Flumes Volume 2: Issue 1, Summer 2017 - Page 21

JKB: Yeah, you know, I think I believe it actually really did come when I was 11 because I’ve been taking care of my parents as long as I can remember, travelling. I think the reason I became a student of literature and why I started writing was because of my parents. The immigrant experience has really inspired me because I have felt it first hand. I’ve felt discrimination first hand. I see how they treat us and I see how I feel like we are different.started writing was because of my parents. The immigrant experience has really inspired me because I have felt it first h and. I’ve felt discrimination first hand. I see how they treat us and I see how I feel like we are different.

Chitra talked in the interview I did “about how we have this great need to transform America and how we are transformed by America. I believe that I had to grow up really early which is probably when I started writing more. But, I never wrote about my culture. I just wrote about how I felt at those times, you know just little teenaged things that you feel. I used to keep a lot of diaries. Then, I remember, I would burn them cause I didn’t like my writing. I burnt them because I felt that the arts, in Indian culture were never really celebrated, and then I totally found out that’s not true.

In India there’s all the arts, movies, books, literature. My people live and breathe poetry, and I didn’t even know it. Like a year ago I didn’t know it. That’s who we are; even the Sikh religious text, that’s all poetry. So for me, I burnt a lot of [my stuff] because I thought that I would get made fun of or siblings were like you’re so weird. You know, they would always call me a hippy. I remember my cousins came over, and they read my diary, and they laughed at it. I was just so secretive of my writing.

And I remember taking Kiara Koenig’s [Creative Writing] class when I read Chitra Divakaruni. I was like whoa, this is about those Hindu myths that I love with my dad. We used to watch these when I was little. We’d watch them so much, and I think for me I was like wow, I really enjoy this because this is about my people in a sense. Even though I’m Sikh….Sikhism is a take off from Hinduism because Guru Nanak our first God was Hindu. So yeah, I think for me [the turning point] was when I took Kiara Koenig’s class and she introduced me to this writer and I was just like wow, there are really Indian writers.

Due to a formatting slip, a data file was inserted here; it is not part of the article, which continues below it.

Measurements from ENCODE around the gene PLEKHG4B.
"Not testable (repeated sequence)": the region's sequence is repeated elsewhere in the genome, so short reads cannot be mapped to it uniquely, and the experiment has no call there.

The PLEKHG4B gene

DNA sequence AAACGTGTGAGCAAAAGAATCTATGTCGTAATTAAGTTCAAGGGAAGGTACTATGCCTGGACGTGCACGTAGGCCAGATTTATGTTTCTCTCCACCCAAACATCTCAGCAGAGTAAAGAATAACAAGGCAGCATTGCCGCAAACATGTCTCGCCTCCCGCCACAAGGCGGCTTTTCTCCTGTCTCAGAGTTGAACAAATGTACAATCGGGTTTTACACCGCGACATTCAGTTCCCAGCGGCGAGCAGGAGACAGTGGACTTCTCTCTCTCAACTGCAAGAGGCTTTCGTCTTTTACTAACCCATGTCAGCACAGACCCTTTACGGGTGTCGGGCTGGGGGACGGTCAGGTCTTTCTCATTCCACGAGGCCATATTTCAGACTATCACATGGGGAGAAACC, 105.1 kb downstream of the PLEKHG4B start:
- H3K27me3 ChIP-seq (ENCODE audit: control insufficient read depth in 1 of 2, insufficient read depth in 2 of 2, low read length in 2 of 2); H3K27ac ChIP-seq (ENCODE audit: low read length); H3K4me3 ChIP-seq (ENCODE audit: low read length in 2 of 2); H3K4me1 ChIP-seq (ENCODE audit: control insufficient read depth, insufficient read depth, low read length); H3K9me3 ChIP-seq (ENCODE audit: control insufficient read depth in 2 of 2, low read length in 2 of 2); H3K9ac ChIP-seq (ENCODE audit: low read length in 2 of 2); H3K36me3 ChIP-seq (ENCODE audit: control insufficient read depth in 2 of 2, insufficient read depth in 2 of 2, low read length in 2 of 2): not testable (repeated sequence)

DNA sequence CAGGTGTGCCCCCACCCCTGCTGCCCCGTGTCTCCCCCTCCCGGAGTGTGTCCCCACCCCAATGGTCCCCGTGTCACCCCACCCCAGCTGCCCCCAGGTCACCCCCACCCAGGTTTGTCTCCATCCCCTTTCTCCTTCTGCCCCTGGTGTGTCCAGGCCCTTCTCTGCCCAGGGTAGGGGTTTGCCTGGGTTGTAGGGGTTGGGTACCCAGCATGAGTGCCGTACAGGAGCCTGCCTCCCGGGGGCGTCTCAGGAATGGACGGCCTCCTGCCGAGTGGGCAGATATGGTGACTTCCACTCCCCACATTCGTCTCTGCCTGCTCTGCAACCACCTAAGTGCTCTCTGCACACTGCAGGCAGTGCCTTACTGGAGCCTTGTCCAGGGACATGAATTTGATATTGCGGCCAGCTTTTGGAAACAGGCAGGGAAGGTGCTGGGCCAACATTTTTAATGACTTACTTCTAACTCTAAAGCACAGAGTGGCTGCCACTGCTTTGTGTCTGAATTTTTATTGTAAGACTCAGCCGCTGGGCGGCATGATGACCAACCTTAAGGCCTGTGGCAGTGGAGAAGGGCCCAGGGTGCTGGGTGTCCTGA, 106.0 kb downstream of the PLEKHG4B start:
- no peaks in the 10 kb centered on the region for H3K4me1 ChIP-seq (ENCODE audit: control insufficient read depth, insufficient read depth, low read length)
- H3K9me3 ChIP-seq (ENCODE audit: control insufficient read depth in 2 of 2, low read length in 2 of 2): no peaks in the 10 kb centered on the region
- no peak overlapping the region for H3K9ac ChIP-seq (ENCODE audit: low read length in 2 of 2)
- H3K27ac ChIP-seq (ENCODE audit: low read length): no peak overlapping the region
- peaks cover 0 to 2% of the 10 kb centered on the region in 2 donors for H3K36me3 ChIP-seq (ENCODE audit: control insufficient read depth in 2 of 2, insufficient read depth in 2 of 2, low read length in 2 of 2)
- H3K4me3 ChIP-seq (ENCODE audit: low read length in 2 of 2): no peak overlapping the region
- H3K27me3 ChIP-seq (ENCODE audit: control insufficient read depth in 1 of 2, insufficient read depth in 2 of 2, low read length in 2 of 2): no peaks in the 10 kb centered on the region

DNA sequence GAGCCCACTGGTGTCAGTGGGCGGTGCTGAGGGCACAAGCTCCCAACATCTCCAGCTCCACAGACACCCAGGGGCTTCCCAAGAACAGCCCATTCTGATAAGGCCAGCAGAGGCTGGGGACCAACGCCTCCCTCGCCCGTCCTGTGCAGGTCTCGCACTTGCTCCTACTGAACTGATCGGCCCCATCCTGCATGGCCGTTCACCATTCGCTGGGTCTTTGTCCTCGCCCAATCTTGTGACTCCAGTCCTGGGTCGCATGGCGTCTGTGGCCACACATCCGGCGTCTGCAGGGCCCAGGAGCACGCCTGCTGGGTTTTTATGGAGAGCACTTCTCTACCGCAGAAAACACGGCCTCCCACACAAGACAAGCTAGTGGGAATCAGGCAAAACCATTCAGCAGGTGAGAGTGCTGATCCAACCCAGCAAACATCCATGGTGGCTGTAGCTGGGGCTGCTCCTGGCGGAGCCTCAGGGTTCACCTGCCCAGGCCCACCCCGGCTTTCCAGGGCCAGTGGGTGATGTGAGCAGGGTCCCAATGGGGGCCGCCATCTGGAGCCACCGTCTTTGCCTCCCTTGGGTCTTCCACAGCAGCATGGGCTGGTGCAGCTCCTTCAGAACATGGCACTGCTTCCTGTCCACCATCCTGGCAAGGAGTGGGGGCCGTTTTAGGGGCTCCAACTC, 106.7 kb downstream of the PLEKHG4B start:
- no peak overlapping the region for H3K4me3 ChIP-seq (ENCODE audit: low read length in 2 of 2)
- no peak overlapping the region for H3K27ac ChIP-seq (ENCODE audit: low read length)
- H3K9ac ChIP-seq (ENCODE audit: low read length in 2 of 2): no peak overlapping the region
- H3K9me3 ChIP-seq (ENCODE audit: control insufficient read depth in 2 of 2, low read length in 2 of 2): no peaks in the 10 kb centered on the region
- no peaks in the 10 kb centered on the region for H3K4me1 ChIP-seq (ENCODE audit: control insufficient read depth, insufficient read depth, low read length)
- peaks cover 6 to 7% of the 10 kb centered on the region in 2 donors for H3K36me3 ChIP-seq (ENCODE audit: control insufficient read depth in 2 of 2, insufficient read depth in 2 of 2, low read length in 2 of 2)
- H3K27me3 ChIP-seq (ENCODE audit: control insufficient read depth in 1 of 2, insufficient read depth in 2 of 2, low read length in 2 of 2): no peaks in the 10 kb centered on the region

Jassi and I have known each other a while now. We met through a professor at Yuba College who fostered our love of literature and writing, and she has been one of my very favorite people ever since. It is May 31, 2017. Jassi has invited me to her parents’ home for our interview. I take off my shoes as is proper in her home and enter what is a beautiful clean home, quite the opposite of the disarray my home is currently in. I am introduced to her grandmother who is forgetful these days, and whom Jassi watches over when her mother is away. Jassi leads me to her bedroom where we sit on her bed and begin to catch up.

She has been off at Sacramento State University honing her talents, while I have taken a slower path to university due to familial obligation and things that happen. As we begin to get into a discussion about literature, I turn on my phone to record our conversation so that I can get her words right. Jassi smiles and giggles and tells me how, now that we are official, she is a little more nervous. I assure her we are old friends and to just talk to me like she normally would.

Jassi had the opportunity to meet writer Chitra Banerjee Divakaruni and interview her during a past Butte College WordSpring writing conference. I am aware by this point that she is heavily influenced by this experience and Divakaruni’s writing and the exposure to a powerful Indian, female writer.

JGH: So, I know that part of the big influence is Divakaruni, being introduced to that writing and knowing that as an Indian woman you can be a writer.

JKB: Yes! I have all of her books over there.

She gestures to the bookshelf in the corner of her room, then hands me a book by Jhumpa Lahiri and asked me to bring it back with me when I returned to campus.

JGH: I’m trying to remember how old you are… I ask because Dorothy Allison and I just had this conversation about having the experience you need by a young age to be a writer.